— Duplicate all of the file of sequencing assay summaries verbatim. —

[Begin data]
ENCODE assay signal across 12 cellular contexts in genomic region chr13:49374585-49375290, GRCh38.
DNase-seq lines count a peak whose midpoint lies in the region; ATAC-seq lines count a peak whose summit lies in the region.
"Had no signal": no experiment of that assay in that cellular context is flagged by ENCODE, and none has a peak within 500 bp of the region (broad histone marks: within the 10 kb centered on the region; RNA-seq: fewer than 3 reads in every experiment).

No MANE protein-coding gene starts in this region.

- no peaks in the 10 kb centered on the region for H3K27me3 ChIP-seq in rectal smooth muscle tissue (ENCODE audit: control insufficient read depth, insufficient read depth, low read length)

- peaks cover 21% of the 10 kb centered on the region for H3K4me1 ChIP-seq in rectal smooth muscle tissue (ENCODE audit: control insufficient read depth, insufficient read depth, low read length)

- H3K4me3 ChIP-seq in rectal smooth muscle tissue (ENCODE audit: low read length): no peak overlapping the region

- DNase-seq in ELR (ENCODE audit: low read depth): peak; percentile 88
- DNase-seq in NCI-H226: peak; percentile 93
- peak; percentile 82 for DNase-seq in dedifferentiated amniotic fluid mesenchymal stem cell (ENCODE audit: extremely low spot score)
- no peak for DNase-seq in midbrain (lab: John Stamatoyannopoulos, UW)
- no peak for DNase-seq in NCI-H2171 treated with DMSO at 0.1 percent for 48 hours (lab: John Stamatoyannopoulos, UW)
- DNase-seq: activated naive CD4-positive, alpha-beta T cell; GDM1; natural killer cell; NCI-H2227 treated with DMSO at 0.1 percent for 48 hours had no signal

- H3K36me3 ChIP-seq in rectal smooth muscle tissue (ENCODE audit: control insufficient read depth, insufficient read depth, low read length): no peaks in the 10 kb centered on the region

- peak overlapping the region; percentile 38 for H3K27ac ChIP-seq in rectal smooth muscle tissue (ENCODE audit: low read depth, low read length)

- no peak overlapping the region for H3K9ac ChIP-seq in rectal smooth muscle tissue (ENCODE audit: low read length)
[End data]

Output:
ENCODE assay signal across 12 cellular contexts in genomic region chr13:49374585-49375290, GRCh38.
DNase-seq lines count a peak whose midpoint lies in the region; ATAC-seq lines count a peak whose summit lies in the region.
"Had no signal": no experiment of that assay in that cellular context is flagged by ENCODE, and none has a peak within 500 bp of the region (broad histone marks: within the 10 kb centered on the region; RNA-seq: fewer than 3 reads in every experiment).

No MANE protein-coding gene starts in this region.

- no peaks in the 10 kb centered on the region for H3K27me3 ChIP-seq in rectal smooth muscle tissue (ENCODE audit: control insufficient read depth, insufficient read depth, low read length)

- peaks cover 21% of the 10 kb centered on the region for H3K4me1 ChIP-seq in rectal smooth muscle tissue (ENCODE audit: control insufficient read depth, insufficient read depth, low read length)

- H3K4me3 ChIP-seq in rectal smooth muscle tissue (ENCODE audit: low read length): no peak overlapping the region

- DNase-seq in ELR (ENCODE audit: low read depth): peak; percentile 88
- DNase-seq in NCI-H226: peak; percentile 93
- peak; percentile 82 for DNase-seq in dedifferentiated amniotic fluid mesenchymal stem cell (ENCODE audit: extremely low spot score)
- no peak for DNase-seq in midbrain (lab: John Stamatoyannopoulos, UW)
- no peak for DNase-seq in NCI-H2171 treated with DMSO at 0.1 percent for 48 hours (lab: John Stamatoyannopoulos, UW)
- DNase-seq: activated naive CD4-positive, alpha-beta T cell; GDM1; natural killer cell; NCI-H2227 treated with DMSO at 0.1 percent for 48 hours had no signal

- H3K36me3 ChIP-seq in rectal smooth muscle tissue (ENCODE audit: control insufficient read depth, insufficient read depth, low read length): no peaks in the 10 kb centered on the region

- peak overlapping the region; percentile 38 for H3K27ac ChIP-seq in rectal smooth muscle tissue (ENCODE audit: low read depth, low read length)

- no peak overlapping the region for H3K9ac ChIP-seq in rectal smooth muscle tissue (ENCODE audit: low read length)